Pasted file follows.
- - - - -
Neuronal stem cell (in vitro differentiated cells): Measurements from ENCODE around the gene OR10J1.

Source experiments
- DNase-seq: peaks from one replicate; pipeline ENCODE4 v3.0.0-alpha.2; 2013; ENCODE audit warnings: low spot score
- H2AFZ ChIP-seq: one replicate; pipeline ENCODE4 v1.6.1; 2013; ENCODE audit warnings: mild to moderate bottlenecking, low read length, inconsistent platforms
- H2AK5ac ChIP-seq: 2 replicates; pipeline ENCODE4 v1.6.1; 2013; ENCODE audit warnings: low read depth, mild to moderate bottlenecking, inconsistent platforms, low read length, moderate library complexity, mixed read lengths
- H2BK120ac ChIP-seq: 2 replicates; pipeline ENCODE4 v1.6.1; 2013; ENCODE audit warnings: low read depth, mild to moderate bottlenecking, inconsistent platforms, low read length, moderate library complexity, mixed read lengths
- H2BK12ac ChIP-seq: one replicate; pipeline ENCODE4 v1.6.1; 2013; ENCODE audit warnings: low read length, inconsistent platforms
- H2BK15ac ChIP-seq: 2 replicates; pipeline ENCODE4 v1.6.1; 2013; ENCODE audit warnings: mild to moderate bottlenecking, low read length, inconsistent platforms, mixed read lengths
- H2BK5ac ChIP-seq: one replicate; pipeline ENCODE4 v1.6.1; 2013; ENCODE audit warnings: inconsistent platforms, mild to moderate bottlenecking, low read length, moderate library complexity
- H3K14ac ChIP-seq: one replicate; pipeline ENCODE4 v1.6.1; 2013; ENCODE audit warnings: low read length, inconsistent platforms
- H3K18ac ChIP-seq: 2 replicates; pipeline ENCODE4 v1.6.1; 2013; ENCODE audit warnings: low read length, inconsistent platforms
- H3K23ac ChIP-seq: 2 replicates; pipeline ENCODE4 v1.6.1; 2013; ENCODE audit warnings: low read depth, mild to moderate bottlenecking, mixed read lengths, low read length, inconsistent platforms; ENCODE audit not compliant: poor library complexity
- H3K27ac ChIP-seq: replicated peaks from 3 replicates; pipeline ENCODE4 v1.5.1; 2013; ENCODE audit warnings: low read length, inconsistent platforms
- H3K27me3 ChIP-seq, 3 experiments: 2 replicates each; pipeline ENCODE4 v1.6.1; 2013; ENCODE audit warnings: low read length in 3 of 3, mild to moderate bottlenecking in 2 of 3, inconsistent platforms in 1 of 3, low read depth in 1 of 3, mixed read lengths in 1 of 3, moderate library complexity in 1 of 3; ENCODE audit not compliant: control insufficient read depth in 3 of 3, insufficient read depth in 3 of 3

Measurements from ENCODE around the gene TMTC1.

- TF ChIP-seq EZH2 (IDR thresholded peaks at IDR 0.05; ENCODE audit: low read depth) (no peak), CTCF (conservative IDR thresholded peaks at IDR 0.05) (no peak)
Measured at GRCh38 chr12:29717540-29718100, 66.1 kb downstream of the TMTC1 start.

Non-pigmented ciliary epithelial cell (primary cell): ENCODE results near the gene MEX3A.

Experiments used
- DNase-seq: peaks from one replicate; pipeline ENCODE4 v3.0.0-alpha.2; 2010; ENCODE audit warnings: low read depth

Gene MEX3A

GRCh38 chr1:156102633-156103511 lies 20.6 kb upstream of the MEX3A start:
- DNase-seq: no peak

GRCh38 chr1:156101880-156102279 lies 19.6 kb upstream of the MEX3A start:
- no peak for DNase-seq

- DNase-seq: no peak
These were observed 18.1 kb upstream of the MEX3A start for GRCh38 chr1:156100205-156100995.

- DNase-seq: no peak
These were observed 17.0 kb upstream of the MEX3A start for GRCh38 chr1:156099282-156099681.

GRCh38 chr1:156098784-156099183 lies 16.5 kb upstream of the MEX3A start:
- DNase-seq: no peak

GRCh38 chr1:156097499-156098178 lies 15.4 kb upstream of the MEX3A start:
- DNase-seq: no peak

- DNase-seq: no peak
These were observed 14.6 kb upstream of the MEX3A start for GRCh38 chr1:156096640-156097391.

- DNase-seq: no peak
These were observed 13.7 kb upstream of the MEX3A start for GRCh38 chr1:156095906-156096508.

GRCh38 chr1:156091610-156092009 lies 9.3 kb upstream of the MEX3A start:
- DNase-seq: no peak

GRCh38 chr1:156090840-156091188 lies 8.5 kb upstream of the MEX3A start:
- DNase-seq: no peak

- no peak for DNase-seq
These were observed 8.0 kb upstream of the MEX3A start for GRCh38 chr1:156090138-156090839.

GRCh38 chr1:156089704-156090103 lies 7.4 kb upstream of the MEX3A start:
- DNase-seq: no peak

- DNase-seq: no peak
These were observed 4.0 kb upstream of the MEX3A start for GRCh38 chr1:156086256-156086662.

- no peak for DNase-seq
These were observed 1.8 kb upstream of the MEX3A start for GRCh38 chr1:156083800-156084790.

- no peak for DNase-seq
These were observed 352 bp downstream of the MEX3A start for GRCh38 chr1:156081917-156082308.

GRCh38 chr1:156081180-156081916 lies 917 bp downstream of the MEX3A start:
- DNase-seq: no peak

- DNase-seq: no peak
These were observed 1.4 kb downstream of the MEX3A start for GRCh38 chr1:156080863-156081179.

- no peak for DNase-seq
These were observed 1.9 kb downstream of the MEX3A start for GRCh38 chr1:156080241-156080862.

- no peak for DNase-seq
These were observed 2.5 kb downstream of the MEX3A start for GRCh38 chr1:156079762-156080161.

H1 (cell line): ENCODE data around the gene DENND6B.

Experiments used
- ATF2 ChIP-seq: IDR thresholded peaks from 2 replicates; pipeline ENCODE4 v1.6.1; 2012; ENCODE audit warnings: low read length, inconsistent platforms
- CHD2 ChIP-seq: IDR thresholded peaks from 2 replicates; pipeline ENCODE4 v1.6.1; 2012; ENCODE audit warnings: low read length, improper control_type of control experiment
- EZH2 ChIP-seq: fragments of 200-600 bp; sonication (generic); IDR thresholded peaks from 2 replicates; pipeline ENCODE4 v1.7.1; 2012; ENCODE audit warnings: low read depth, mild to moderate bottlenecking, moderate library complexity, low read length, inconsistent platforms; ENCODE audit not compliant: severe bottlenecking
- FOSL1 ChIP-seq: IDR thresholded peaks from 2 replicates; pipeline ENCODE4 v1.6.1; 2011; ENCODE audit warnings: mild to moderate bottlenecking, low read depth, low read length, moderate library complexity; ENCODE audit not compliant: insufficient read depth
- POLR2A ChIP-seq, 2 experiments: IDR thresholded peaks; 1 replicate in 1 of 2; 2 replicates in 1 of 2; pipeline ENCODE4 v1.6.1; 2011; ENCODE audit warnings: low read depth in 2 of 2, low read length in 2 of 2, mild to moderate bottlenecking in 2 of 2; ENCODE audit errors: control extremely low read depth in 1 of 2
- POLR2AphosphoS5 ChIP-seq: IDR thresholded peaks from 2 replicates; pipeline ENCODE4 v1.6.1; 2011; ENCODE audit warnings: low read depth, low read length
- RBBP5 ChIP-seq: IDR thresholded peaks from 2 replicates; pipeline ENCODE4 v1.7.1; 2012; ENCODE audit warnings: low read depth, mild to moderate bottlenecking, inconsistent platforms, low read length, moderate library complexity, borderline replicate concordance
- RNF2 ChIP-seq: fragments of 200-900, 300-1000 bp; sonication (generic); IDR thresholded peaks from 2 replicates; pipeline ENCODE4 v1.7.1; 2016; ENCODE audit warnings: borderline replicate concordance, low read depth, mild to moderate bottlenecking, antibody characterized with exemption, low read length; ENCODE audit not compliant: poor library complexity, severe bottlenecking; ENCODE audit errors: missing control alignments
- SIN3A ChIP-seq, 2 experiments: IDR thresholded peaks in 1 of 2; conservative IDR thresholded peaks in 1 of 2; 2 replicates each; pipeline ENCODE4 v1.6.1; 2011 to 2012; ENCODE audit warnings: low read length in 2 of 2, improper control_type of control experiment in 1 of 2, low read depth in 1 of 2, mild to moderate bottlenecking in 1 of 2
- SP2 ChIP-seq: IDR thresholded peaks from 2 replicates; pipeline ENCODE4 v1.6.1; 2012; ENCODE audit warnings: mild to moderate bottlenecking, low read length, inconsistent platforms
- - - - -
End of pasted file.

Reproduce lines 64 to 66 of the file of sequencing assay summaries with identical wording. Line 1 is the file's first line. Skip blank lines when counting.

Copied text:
- EZH2 ChIP-seq: fragments of 200-600 bp; sonication (generic); IDR thresholded peaks from 2 replicates; pipeline ENCODE4 v1.7.1; 2012; ENCODE audit warnings: low read depth, mild to moderate bottlenecking, moderate library complexity, low read length, inconsistent platforms; ENCODE audit not compliant: severe bottlenecking
- FOSL1 ChIP-seq: IDR thresholded peaks from 2 replicates; pipeline ENCODE4 v1.6.1; 2011; ENCODE audit warnings: mild to moderate bottlenecking, low read depth, low read length, moderate library complexity; ENCODE audit not compliant: insufficient read depth
- POLR2A ChIP-seq, 2 experiments: IDR thresholded peaks; 1 replicate in 1 of 2; 2 replicates in 1 of 2; pipeline ENCODE4 v1.6.1; 2011; ENCODE audit warnings: low read depth in 2 of 2, low read length in 2 of 2, mild to moderate bottlenecking in 2 of 2; ENCODE audit errors: control extremely low read depth in 1 of 2